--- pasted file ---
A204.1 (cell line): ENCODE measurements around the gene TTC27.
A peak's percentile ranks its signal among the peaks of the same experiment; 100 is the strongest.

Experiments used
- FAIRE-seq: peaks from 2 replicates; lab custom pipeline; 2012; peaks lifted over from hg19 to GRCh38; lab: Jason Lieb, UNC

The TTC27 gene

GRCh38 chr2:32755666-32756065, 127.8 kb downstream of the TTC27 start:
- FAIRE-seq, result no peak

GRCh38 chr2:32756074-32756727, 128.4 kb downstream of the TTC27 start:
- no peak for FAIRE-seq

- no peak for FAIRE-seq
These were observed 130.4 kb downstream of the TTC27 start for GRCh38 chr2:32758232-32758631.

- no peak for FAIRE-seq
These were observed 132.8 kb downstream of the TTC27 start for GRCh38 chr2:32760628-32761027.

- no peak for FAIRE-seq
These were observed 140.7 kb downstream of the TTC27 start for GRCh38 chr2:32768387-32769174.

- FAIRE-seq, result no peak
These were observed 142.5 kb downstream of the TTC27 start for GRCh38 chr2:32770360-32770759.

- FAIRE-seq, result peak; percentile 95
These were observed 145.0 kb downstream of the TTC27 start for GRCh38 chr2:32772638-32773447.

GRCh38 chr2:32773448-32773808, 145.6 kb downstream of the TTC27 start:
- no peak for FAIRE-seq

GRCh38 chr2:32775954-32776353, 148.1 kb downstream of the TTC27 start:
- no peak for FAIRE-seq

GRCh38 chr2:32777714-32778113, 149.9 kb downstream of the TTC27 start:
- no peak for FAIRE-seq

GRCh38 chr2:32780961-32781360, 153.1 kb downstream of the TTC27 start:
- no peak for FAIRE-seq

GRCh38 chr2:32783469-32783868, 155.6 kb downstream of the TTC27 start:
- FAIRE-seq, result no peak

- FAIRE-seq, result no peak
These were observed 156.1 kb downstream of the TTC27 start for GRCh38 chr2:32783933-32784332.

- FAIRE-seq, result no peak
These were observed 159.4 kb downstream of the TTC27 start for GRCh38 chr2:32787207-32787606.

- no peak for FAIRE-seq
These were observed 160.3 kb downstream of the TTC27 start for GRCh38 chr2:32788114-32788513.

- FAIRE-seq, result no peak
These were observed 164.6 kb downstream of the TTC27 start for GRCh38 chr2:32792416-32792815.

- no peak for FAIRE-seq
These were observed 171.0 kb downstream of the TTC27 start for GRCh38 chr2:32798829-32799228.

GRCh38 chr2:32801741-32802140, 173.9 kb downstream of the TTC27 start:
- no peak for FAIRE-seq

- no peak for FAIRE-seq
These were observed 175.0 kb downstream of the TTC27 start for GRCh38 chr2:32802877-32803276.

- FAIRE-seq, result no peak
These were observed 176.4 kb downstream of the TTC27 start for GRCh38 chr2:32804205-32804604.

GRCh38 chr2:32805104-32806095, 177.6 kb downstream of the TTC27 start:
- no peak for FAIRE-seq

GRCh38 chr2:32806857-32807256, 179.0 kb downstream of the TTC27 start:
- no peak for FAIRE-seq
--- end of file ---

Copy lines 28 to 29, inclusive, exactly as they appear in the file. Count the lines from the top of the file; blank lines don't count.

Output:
GRCh38 chr2:32783469-32783868, 155.6 kb downstream of the TTC27 start:
- FAIRE-seq, result no peak